Monday, March 30, 2009
Now T will have room for his art desk in the newly created office. Eventually we'd like to add one of those little children's easles to the room so that Boo can create alongside daddy or mommy.
Anyways, I'm digging the new bedroom as I'm excited about being able to go to sleep at night and not see the piles of junk on the computer desk. And I think this arrangement makes way better use of the space in our upstairs. By the time Boo is actually wanting a room to play in I'm sure we'll have moved anyways. So this seems a much better arrangement for our family right now.
Friday, March 27, 2009
Anyways, I'll stop gushing now. They've got free shipping this weekend. There's a banner on the right you can click on if you'd like to browse and get free shipping this weekend. Enjoy!
Wednesday, March 25, 2009
Basically, the approach is that a child has some sort of household chore that contributes to the family in a significant way. This could be dusting, dishes, cleaning the bathroom, etc...But something that contributes to the house as a whole. This is not a paid chore. This is expected as a contributing member of the family. In addition, if a child is interested in making some money, there are some extra things that a child could do around the house in order to earn money.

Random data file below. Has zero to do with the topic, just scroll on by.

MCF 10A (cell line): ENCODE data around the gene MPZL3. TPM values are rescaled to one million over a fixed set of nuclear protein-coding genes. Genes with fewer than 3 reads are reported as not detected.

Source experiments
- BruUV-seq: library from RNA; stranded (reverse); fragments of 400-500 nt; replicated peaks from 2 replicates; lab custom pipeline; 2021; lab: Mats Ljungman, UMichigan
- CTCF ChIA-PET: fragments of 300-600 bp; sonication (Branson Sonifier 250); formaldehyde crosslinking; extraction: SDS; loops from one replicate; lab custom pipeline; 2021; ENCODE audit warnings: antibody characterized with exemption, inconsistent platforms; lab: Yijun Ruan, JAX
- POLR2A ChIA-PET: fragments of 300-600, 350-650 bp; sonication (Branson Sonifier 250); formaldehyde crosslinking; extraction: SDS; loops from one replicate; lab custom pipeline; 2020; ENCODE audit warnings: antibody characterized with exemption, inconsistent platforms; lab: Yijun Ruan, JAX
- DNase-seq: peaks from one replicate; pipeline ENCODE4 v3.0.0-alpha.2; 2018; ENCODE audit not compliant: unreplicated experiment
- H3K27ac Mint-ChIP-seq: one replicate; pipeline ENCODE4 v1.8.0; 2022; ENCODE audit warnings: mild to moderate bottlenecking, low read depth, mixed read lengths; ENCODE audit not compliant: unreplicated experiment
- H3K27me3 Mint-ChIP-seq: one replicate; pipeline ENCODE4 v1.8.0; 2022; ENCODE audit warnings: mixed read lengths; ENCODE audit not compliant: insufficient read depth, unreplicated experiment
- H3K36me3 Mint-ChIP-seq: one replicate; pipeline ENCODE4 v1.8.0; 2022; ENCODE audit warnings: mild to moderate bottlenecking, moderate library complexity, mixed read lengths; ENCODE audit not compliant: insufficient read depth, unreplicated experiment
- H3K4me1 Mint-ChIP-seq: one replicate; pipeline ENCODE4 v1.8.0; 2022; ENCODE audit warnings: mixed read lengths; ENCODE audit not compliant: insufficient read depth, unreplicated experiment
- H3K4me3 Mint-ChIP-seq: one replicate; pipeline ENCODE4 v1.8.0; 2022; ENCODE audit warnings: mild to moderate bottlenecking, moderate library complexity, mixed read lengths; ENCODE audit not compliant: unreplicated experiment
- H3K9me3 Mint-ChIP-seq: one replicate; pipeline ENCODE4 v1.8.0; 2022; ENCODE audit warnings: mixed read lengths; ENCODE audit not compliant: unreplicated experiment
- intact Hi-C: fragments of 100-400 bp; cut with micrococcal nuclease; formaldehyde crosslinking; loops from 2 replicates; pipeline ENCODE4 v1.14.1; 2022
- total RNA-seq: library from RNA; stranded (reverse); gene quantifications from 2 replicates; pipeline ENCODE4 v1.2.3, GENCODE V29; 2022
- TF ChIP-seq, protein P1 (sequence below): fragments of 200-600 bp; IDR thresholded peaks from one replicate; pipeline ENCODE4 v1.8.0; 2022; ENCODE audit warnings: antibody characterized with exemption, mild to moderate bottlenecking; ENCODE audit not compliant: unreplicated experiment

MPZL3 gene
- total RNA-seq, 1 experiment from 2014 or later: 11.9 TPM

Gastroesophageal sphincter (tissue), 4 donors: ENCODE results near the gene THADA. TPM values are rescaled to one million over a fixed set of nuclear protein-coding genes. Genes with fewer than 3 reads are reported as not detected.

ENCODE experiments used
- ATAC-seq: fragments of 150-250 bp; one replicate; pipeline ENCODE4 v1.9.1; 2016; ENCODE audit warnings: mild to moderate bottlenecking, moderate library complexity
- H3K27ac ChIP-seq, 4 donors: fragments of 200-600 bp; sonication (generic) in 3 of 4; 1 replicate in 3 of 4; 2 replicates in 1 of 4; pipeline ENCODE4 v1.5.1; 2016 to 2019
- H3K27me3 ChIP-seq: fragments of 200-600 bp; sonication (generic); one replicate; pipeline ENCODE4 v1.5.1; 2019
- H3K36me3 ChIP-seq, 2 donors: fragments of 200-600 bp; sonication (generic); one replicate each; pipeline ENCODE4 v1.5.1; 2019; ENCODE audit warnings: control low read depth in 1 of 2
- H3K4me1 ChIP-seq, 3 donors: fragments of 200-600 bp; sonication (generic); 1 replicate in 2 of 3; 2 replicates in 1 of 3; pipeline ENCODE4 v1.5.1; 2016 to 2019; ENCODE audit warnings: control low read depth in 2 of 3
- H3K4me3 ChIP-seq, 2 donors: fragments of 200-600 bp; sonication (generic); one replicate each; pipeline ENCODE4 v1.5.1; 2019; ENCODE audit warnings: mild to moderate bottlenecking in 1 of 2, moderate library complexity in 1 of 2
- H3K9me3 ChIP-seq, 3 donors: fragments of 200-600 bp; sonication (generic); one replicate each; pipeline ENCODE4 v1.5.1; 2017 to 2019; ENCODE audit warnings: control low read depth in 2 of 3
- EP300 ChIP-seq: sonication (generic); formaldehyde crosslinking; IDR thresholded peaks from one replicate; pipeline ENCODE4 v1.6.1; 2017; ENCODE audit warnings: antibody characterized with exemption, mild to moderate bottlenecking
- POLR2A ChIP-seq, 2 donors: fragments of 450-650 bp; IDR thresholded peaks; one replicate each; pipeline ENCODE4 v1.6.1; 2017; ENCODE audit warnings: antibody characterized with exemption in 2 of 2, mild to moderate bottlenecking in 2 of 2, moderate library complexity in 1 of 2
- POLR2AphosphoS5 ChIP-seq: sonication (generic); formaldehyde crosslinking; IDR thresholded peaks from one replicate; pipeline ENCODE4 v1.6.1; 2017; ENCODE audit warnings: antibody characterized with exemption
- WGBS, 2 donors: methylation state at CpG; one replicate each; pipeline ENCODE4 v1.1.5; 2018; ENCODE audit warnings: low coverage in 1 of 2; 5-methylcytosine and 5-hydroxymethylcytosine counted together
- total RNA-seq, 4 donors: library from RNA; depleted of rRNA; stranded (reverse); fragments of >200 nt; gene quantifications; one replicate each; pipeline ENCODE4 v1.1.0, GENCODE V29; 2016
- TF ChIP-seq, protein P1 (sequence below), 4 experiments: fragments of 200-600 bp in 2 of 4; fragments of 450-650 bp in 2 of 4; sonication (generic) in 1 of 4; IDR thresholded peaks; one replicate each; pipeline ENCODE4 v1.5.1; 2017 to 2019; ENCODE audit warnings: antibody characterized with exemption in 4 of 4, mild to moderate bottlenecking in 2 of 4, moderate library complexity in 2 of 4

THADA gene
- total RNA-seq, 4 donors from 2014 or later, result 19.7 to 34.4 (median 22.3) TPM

I LOVE this approach and am going to try it when Boo is old enough. Although, I do try to incorporate him now as he's able. Here's what I love. I love that the child is contributing to the family. To me, this seems as though it would incorporate a strong sense of family, community, helping one another, etc...It seems like it would help to instill the value of family and relying on family. I like that it's NOT paid. I think the danger in rewarding every little thing a child does is that it can lead to a sense of entitlement and/or a manipulative mindset. I do because I want this, that, or the other. Or I don't do because someone else will do it for me. Instead, I think children need to learn to give of themselves to their family because it's the right thing to do and experience that internal reward that comes from contributing and being a part of something larger than yourself. It seems that overusing extrinsic rewards robs children of the opportunity to learn the value of intrinsic rewards.